Max had been a pastor before he decided to change his life midstream.

Now he was the executive director of the Center for Legal Immigration Assistance.

For 13 years he’d helped desperate people gain visas and green cards and citizenship. The phone rings 50 times a day at the bare-bones office in a North 70th Street strip mall where a faded sign still reads “Golf Central.”

Max and two staff members have helped people from 92 countries and handled all kinds of cases.

None quite like Nyanthiay’s.

“Sometimes I thought, ‘Why in the world did I take this case?’”

The day the determined young woman showed up at his desk, desperate to bring her brothers here, he gave her the standard answer. The I-130, petition for siblings, a 10-to-12-year wait.

What about adoption, she asked. Would that work?

He hadn’t thought of that.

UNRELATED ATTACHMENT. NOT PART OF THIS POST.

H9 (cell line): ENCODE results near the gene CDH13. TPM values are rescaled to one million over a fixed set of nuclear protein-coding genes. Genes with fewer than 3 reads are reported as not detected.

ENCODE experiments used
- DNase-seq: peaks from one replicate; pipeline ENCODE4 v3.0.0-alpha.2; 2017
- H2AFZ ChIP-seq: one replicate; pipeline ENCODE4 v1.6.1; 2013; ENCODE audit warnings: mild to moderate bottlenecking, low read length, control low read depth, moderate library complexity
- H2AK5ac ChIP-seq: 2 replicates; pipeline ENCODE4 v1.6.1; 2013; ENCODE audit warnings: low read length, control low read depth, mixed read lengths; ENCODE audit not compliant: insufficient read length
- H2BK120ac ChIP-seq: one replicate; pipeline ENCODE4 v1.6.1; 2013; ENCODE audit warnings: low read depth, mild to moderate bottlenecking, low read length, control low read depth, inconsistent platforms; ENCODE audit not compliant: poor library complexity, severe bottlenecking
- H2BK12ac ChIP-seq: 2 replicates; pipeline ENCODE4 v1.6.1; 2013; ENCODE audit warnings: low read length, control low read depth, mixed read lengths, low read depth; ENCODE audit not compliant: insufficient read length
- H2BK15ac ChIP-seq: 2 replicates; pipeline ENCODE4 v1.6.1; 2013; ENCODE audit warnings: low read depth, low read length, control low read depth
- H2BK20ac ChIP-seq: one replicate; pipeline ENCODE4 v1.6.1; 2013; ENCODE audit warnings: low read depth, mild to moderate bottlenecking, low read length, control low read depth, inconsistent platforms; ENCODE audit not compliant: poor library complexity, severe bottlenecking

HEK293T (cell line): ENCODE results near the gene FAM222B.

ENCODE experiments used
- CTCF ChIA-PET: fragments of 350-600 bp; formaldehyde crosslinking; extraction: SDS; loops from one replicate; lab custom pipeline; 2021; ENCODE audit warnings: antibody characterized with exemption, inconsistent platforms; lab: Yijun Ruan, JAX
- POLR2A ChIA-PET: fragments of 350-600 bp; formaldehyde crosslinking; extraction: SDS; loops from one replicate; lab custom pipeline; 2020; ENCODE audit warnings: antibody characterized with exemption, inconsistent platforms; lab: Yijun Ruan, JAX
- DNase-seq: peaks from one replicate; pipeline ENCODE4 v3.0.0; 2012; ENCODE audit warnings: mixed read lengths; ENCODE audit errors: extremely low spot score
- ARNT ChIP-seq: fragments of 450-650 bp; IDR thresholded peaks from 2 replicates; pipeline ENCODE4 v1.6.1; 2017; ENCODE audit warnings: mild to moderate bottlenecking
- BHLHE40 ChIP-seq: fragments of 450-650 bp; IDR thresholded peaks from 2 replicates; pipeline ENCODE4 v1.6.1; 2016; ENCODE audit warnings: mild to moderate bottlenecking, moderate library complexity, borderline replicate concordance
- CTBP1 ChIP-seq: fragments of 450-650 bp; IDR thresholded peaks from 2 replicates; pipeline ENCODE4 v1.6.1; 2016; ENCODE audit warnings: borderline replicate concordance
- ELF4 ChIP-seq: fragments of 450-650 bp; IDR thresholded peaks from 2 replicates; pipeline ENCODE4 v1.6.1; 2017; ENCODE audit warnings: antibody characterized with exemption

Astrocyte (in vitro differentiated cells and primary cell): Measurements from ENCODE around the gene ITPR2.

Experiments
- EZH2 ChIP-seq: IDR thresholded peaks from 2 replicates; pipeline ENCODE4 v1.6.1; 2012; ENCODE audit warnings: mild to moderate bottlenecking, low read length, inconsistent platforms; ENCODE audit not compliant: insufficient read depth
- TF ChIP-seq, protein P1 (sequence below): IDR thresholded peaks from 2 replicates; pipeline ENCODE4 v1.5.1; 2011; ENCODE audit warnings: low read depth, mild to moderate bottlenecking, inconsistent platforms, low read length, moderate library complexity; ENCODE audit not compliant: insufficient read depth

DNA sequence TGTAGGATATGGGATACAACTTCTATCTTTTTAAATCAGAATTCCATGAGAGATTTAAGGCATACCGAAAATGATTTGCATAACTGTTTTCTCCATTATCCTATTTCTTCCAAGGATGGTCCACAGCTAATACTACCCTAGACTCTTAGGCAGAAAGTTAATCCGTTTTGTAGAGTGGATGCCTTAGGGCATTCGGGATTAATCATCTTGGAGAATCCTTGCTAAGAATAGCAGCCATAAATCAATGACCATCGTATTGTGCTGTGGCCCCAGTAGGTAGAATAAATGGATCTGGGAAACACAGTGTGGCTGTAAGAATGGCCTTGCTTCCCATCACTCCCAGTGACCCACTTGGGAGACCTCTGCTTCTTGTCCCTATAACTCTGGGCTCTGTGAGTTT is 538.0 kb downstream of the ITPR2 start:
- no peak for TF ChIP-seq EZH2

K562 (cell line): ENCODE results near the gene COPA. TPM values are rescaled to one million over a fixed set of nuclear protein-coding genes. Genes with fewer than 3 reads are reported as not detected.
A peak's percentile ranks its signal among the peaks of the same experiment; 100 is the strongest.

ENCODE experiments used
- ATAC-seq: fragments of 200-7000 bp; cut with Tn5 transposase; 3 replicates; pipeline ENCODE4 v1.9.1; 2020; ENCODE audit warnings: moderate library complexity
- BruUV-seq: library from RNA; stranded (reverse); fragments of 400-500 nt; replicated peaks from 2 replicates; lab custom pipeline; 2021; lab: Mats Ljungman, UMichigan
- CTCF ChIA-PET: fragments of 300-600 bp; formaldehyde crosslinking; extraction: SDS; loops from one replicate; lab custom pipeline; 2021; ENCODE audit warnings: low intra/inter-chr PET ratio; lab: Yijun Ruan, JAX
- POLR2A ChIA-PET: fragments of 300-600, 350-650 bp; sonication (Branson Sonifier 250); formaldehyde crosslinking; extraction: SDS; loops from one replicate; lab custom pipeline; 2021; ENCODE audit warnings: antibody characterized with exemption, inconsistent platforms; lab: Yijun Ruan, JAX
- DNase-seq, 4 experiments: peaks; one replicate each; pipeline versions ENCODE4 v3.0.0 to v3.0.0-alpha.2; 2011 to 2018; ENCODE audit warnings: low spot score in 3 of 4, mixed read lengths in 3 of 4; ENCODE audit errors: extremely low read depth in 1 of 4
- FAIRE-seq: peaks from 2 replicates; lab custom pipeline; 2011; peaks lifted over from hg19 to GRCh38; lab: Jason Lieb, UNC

But Nyanthiay had, for years. She knew about the I-600, “petition to classify orphan as an immediate relative.”

The boys were orphans, and Nyanthiay was an immediate relative.

She knew the rules: The orphans had to be younger than 18, the person petitioning for them had to be 24.

Nyanthiay was nearly 24.

To satisfy the immigration service they needed proof. Death certificates for their parents and birth certificates for the boys.

The boys were born in the refugee camp in Ethiopia. Nyanthiay’s father had died in Sudan. Her mother in an Ethiopian hospital. The boys would need passports and visas from Uganda.

They would need immunization records, and help with translation.

That meant dealing with bureaucracies in three countries, and one of them — Ethiopia — ran on its own calendar, seven years behind the United States.

“It was just a very complicated case,” Max said.

He cautioned her.

Nyanthiay didn’t back down.

“She just has a will of steel. She had a huge mountain to climb and nobody was going to stop her.”